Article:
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The entire novel has been divided into five parts, each dealing with a certain span of Francie's growth and maturity. The first section, including chapters 1 - 6, is set in the book's present and serves as an introduction. All of the key characters are introduced, and the poverty in which the Nolans live is fully described. In spite of the shabby surroundings and Johnny's weaknesses, the family is held together with a strong bond of love. The second section, including chapters 7 - 14, is a flashback to earlier times. The background of both Katie and Johnny are explored, and their courtship and marriage is presented. Also the births of Francie and Neeley are described. Section III, from chapter 15 - 42, is the longest section and is devoted to Francie's early days in Williamsburg. Her relationship to her family, her school experiences, and her interests are all fully explored. Johnny's death and its affects on the family are also presented.
Section IV, consisting of chapters 43 - 54, deals with the family's recuperation after Johnny's death. It includes a description of Francie's job, the interest of Sergeant McShane in the family, the birth of Laurie, Francie's first love affair, and the affects of the U.S. entering the war. Section V, including only chapters 55 and 56, is the shortest section that ties all the loose ends of the novel into a final outcome. Francie passes the entrance exam and is heading to college; Ben shows his interest in her and gives her a ring; Katie accepts McShane's proposal of marriage. As a result, the novel ends on a positive note, with all the characters heading to new and better lives.
The plot is also developed in a classical way. The first section is largely introductory, presenting the main characters, the setting, and the Themes. The rising action begins toward the end of the first section, when it becomes obvious that Johnny's drinking and the poverty that surrounds Francie, the protagonist, will cause her many problems in life. In the second and third sections, the author presents many challenges for Francie to face. When she starts school, she is teased by the other students and mistreated by the teachers because of her poverty. Because of her father's drinking, he is always out of work, and Francie is forced to do without and worry about how they will live. She also must constantly endure the favoritism that Katie shows to Neeley.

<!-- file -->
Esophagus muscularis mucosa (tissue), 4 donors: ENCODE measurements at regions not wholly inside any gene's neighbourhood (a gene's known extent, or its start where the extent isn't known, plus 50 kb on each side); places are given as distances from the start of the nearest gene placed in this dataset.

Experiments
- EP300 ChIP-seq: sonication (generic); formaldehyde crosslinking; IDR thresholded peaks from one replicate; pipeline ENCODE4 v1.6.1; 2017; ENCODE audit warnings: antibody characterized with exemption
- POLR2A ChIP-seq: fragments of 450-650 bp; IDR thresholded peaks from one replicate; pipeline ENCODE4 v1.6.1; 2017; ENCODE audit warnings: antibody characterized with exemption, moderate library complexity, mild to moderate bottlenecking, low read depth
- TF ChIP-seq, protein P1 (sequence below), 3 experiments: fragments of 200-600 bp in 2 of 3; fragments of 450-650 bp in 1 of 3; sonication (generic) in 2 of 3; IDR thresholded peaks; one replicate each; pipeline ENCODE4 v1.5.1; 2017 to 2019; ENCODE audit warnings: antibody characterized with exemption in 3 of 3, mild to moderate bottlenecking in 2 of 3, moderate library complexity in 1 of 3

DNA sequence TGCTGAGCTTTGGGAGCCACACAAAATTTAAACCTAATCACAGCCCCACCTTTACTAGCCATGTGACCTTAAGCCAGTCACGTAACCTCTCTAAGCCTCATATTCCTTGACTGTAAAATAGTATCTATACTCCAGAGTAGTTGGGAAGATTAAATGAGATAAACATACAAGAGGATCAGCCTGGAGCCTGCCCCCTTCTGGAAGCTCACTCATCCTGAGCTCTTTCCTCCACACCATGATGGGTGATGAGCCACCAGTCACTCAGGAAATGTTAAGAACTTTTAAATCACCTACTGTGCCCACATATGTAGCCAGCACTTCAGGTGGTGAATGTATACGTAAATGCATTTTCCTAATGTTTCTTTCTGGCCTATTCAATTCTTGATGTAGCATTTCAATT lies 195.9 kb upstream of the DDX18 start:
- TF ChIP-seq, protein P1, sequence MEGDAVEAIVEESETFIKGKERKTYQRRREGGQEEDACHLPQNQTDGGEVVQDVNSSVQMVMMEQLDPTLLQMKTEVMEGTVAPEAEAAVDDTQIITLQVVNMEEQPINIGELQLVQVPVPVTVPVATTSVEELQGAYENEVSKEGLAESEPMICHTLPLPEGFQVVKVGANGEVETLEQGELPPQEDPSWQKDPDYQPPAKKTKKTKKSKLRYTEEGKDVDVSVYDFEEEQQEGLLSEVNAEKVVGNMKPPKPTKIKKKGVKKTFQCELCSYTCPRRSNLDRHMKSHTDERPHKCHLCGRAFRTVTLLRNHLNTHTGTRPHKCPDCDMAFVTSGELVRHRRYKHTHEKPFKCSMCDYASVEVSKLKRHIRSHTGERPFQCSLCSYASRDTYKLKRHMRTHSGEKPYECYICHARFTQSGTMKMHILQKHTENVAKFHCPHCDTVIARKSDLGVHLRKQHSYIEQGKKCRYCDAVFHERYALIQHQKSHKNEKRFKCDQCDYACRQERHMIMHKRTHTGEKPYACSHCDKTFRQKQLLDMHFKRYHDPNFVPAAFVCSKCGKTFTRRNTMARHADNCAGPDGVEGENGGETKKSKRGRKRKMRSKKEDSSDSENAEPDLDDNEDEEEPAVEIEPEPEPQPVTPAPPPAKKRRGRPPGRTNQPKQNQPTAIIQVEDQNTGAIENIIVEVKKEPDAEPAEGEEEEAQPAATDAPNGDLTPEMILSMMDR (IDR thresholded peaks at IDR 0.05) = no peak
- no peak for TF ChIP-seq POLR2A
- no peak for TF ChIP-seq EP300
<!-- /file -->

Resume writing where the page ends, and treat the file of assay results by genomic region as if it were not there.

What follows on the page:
The climax occurs when Johnny dies. Now the family is more impoverished than ever, and Francie has lost her favorite parent, the one who paid her attention and made her feel important. The falling actions shows that life is harder than ever for Francie and her family. Katie is forced to take two jobs cleaning, and the children take jobs in McGarrity's saloon. Francie is not allowed to continue in high school, for Katie feels she must work full time. Even Francie's first love affair turns out badly. If it were not for Francie's strength and determination, the setbacks in life would surely overcome her. Instead, she meets her problems squarely and masters them one by one. In the end, she succeeds in rising above her poverty. She passes the entrance exam to college and is heading off to Michigan to become a full time student. Ben has shown his interest in her, by giving her a ring. Additionally, Katie is heading off to a new and better life with her new husband, Sergeant McShane. The book truly ends as a comedy for Francie and her family, who have managed to endure and overcome the poverty of their existence.